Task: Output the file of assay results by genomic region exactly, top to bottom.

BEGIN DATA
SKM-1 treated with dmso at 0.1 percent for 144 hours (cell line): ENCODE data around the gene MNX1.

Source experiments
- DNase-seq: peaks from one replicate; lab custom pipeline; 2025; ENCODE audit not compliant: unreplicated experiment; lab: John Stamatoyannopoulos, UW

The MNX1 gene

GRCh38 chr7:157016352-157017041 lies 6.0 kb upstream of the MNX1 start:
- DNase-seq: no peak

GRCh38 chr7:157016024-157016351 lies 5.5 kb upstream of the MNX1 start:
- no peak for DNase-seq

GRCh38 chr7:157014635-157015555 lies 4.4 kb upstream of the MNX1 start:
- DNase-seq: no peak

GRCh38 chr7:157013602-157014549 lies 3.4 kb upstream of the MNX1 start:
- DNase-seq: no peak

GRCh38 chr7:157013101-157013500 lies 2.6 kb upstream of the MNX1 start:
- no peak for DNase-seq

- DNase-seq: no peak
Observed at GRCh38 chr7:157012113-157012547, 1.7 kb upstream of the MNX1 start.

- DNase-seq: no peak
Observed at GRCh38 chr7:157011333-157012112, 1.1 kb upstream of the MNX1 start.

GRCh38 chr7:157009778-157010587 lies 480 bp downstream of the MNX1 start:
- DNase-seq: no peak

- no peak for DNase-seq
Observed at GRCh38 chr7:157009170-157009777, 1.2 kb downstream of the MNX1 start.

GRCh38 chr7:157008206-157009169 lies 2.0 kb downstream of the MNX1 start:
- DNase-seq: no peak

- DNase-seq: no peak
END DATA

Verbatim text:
SKM-1 treated with dmso at 0.1 percent for 144 hours (cell line): ENCODE data around the gene MNX1.

Source experiments
- DNase-seq: peaks from one replicate; lab custom pipeline; 2025; ENCODE audit not compliant: unreplicated experiment; lab: John Stamatoyannopoulos, UW

The MNX1 gene

GRCh38 chr7:157016352-157017041 lies 6.0 kb upstream of the MNX1 start:
- DNase-seq: no peak

GRCh38 chr7:157016024-157016351 lies 5.5 kb upstream of the MNX1 start:
- no peak for DNase-seq

GRCh38 chr7:157014635-157015555 lies 4.4 kb upstream of the MNX1 start:
- DNase-seq: no peak

GRCh38 chr7:157013602-157014549 lies 3.4 kb upstream of the MNX1 start:
- DNase-seq: no peak

GRCh38 chr7:157013101-157013500 lies 2.6 kb upstream of the MNX1 start:
- no peak for DNase-seq

- DNase-seq: no peak
Observed at GRCh38 chr7:157012113-157012547, 1.7 kb upstream of the MNX1 start.

- DNase-seq: no peak
Observed at GRCh38 chr7:157011333-157012112, 1.1 kb upstream of the MNX1 start.

GRCh38 chr7:157009778-157010587 lies 480 bp downstream of the MNX1 start:
- DNase-seq: no peak

- no peak for DNase-seq
Observed at GRCh38 chr7:157009170-157009777, 1.2 kb downstream of the MNX1 start.

GRCh38 chr7:157008206-157009169 lies 2.0 kb downstream of the MNX1 start:
- DNase-seq: no peak

- DNase-seq: no peak